HOME > Chowhound > Home Cooking >

Discussion

Best frozen duck breast recipes?

  • f

I have two deboned skin on frozen duck breasts. Instructions on the bell n evans box says to cook directly in pan, not defrost. What in your opinions would be the tastiest way to make these? I'm partial to sweet interpretations of duck- we ate a lot of perfectly cooked duck with some kind of blueberry jam sauce and wild rice growing up in the 80's. thanks!

  1. Click to Upload a photo (10 MB limit)
Delete
  1. i personally ALWAYS defrost meat before cooking. i was truly puzzled when i read your post, because i couldn't imagine why they would tell you on the package *not* to defrost the breasts first...so i just double-checked the B&E website and i realized you must have *assumed* you don't need to defrost them since they don't specifically direct you to do so...but you should.

    so first, defrost them.

    then:
    http://www.chow.com/search?query=%22d...

    7 Replies
    1. re: goodhealthgourmet

      actually frozen meat doesn't need to always be defrosted. there are methods of freezing chicken breasts for example that make it unnecessary to defrost. and here is the b&e website- not sure why you are just making stuff up?
      http://www.bellandevans.com/product/d...

      1. re: fara

        how am i "making stuff up?" perhaps my "always" comment was an overstatement because of course it's *possible* to cook meat from the frozen state...but by doing so, you risk uneven cooking. and particularly when you're starting with a thick hunk of meat that's frozen solid, it's extremely difficult to cook the inside all the way through without over-cooking the outside.

        and yes, as i stated, i saw the B&E website...and nowhere does it instruct you to cook the breasts in the frozen state.

        i was just trying to help. my apologies - it won't happen again.

        1. re: goodhealthgourmet

          I dont get the attack on ghg. seems like ghg was trying to help out the OP. I looked and it doesnt' seem like it specifically instructs consumers not to defrost.

          And I agree with ghg. In this situation, i would definitely defrost the duck breast. Cooking a frozen duck breast at "medium/high" would burn the outsides before the meat gets even close to medium on the inside.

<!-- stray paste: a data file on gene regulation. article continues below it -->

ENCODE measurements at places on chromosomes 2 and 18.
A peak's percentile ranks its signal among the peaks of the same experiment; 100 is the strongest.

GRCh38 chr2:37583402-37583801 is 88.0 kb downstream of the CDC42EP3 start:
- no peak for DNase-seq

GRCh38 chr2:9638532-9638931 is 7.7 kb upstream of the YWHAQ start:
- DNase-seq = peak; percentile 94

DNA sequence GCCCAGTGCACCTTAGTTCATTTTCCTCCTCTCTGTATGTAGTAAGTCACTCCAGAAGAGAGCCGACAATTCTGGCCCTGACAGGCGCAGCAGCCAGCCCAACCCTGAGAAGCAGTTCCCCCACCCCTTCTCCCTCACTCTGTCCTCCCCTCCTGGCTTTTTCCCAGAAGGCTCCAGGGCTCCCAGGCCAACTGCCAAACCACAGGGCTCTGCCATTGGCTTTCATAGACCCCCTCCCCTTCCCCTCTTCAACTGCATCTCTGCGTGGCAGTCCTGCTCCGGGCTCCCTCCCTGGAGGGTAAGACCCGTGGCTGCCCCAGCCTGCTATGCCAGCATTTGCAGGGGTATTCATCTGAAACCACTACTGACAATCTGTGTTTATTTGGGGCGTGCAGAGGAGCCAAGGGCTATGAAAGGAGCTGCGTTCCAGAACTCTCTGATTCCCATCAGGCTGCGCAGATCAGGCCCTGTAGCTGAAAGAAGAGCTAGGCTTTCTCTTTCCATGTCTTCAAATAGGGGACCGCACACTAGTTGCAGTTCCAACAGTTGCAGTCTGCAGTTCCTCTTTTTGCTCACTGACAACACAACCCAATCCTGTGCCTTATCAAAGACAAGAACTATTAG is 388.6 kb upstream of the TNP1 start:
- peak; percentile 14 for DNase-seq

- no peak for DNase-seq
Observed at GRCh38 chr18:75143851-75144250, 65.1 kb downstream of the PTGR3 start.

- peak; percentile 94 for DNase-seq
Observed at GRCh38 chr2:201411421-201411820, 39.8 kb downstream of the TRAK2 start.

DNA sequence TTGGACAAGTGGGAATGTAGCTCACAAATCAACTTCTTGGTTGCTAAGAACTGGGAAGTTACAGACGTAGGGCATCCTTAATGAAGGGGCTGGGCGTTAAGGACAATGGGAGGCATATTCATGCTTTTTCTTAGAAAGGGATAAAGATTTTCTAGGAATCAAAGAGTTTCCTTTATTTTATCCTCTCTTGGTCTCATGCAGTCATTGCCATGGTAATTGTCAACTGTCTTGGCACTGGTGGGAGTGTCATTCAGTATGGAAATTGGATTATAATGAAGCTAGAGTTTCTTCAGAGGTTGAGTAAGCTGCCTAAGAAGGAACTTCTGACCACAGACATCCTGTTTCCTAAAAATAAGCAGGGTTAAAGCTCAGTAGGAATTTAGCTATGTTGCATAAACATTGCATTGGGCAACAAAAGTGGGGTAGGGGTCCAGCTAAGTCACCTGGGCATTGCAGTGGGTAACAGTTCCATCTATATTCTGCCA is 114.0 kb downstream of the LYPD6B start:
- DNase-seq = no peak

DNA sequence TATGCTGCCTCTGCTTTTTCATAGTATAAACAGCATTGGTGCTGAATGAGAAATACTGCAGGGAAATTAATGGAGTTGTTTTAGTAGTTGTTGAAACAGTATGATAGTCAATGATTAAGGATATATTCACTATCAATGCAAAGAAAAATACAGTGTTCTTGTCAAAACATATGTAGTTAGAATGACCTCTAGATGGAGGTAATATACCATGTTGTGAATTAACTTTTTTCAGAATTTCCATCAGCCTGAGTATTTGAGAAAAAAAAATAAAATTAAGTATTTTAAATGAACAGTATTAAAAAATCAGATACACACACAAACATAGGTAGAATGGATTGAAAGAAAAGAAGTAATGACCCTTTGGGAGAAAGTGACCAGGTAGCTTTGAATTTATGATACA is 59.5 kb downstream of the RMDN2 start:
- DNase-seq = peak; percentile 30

1. re: fara

                Don't want to "beat a dead horse" as the saying goes, but.....

                The website does not state to defrost the breasts, but it also does not say to cook them frozen. Seems like most people here, myself included, believe that you should defrost the breasts first as this is "standard practice" for a number of reasons, while cooking from the frozen state (except microwave dinners and the like) is not. Since I/we believe that cooking from the frozen state is not standard practice, then B&E would have explicitly stated to cook from frozen if that is what they intended. By omitting this information, it implies that they should be defrosted (based on my earlier logic).

                My 2 cents.

        2. I would defrost them anyway -- I've been cooking duck from frozen and fresh for more years than I care to confess to -- and you need to defrost them first, or you'll have blackened bitter fat and a frozen-solid core.

          1. For what it is worth - I always thaw out my duck (or chicken, etc) first.

            I had a great diner last summer cooking the breast outside on the cooler side of a grill. I put a disposable pan under neath to catch te fat. I scored the skin (but not the meat) an just let it cook for awhile until done. I used cherry wood chips to add flavor. It got a rave reviews. I did not think it would result in cripy skinn, but it did. I only used a quick rub from Tony Chechere's on it.

            1 Reply
            1. re: Westy

              I can't think of ANY meat that it's a good idea to chuck straight into the pan...I'm sure there's one out there, but it's not coming to mind.

              I also had stellar success last year with skinning the magret, then turning off one burner and leaving the other at low/medium, then cooking the magret on the side above the burner I'd turned off.

              Golden brown, very tender, and done to perfection (without the risk of a fireball).

              Rendered the skin for my duck fat jar.

            2. I would certainly defrost them before cooking, and your attack on ghg was unwarranted. She was trying to help you out.

              1. I agree that GHG was only trying to help. She gave very common sense advise. Whenever I cook duck breast, it is always thawed out. After it is thawed, I take a knife and make "criss-cross" slits on the skin side, but I don't cut the meat underneath. I always cook in a cast-iron skillet, cooking skin-side down first because the fat renders nicely and you don't need oil. I drain off a bit of the fat and save it for future use. Then I turn the duck round to the meat side and cook for but a minute. Then I transfer the breasts to a plate. I take a bit of brandy, a bit of raspberry jam and cook it in the pan, reducing to a nice syrup. Then I put the breasts back in the pan and cook for another minute or so. We like the breasts on the rare side in our house, but cook to med. if you would like--and that, my dear, is a tasty duck breast recipe. Quck 'n easy--and defrosted!